Who we are
In the mid-1980s, a passionate group of social workers and community psychiatric nurses recognised that many people were in hospital not just because of their mental health problems, but because they had nowhere else to go.
Housing initiatives at the time didn’t give people the support they needed once out of hospital. So the group decided to set up a housing association to help this group of people. In 1987, we officially became Second Step, named in recognition of providing a step away from hospital, and one towards recovery and the hope of a better future.
In 2017 we launched our new brand which included a new logo and strapline; putting mental health first. This work clarified that we are a mental health charity regulated by the Financial Conduct Authority.
What we do
Our work to support people with mental health problems in their homes is still at the centre of what we do. Working with our partners in Bristol, we’re proud that 65% of housing clients moved on successfully to live more independently in 2018/19.
We work alongside our clients in whatever emotional state they're in; working with them at their pace showing them respect at all times, gently acknowledging the possibilities for change. Being trauma-informed, recovery, peer support and coproduction are the four main ways in which we approach our work.
Psychological, adversity and trauma informed
We acknowledge the context of trauma and adversity and seek to understand how these experiences affect people's lives. We want to know what has happened to people and what help they feel they need. In short, we prioritise this psychological understanding and trauma informed approach in everything we do.
Recovery is personal and unique to everyone. When we talk about recovery, we mean working in a way which helps people build resilience, notice triggers, share expertise, mend relationships, and find a way through.
A person’s recovery is shaped by the things that happen in life, what they need from others to feel safe and how the communities in which they live and the services they use help them. In short, we help build safe and trusting relationships with people.
Our staff are uniquely placed to offer empathy and encouragement to clients because many have used mental health and other support services in the past. Since 2009 we have employed peer support staff specifically to share their mental health experiences with clients. The introduction of peer support workers was pioneering. It set us apart and ensured a unique approach to support work which has been adopted by many more organisations.
We aim to involve the people who use our services (past and present) to help shape the way we deliver them. Coproduction is the process of involving clients equally in this process ensuring that they are valued for their lived experience. In this way we believe we can create services which offer people both choice and control.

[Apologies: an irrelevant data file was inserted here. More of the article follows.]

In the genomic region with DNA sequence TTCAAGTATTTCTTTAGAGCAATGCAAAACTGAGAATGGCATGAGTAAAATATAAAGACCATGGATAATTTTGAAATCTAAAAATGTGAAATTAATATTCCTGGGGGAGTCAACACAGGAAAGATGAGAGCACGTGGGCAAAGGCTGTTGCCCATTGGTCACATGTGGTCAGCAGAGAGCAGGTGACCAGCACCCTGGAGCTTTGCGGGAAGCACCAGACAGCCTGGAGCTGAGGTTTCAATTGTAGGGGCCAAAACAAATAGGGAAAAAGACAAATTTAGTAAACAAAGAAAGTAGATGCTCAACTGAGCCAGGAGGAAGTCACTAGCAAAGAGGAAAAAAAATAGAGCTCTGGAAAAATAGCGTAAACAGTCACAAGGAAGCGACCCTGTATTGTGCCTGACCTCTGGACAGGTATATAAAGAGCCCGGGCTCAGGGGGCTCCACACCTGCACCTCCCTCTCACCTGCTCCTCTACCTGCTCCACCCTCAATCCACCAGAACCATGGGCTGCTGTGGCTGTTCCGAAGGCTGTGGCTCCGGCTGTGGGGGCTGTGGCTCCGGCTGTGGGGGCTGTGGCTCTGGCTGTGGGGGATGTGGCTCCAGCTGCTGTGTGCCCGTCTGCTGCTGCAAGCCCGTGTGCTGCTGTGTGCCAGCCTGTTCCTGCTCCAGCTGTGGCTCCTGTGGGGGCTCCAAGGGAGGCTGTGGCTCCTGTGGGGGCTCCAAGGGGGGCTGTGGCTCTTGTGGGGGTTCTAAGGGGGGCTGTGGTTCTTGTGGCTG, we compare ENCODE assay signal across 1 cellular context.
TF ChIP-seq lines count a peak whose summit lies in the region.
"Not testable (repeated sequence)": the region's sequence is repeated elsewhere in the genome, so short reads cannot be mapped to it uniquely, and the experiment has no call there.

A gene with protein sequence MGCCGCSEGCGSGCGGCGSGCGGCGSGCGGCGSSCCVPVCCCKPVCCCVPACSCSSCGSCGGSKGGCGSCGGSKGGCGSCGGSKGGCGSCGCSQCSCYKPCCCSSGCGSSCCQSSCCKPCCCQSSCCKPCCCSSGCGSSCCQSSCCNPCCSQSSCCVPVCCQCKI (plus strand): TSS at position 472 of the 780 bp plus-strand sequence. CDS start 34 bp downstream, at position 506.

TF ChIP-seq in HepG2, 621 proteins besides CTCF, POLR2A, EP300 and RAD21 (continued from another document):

Our social media campaigns
We encourage people who use our services to share their ideas and thoughts about how they cope with life's difficulties. From time to time we turn this work into social media campaigns, so we can share these ideas more widely. You can follow our campaigns on Instagram
We regularly capture and share client stories and examples of good practice to illustrate the impact we make to people’s lives. Every year we publish an impact report which brings these stories together.
The early grit and determination to empower our clients and our promise to put the needs of every person we work with at the heart of their support, continues to shape the way we work.
We believe our approach is unique and we’re keen to share our knowledge and drive change in the way people with mental health problems and complex needs are supported locally, regionally and nationally. That’s why we plan to:
- Expand our peer support programme of employing people with their own experience of mental health service
- Stay at the forefront of new ideas to improve people’s mental health and tackle homelessness
- Develop more professional partnerships so we can continue to offer successful support to even more vulnerable people
- Establish cross organisational awareness of trauma and adversity leading to an understanding of the complex ways people survive through such experiences
- Develop trauma sensitive practice and skills in managing safe relationships across the system, as the vehicle through which change happens
- Develop our organisational responsiveness to trauma and adversity, by integrating this knowledge within the language, culture, settings, policies, procedures and practice across the organisation (not just service delivery).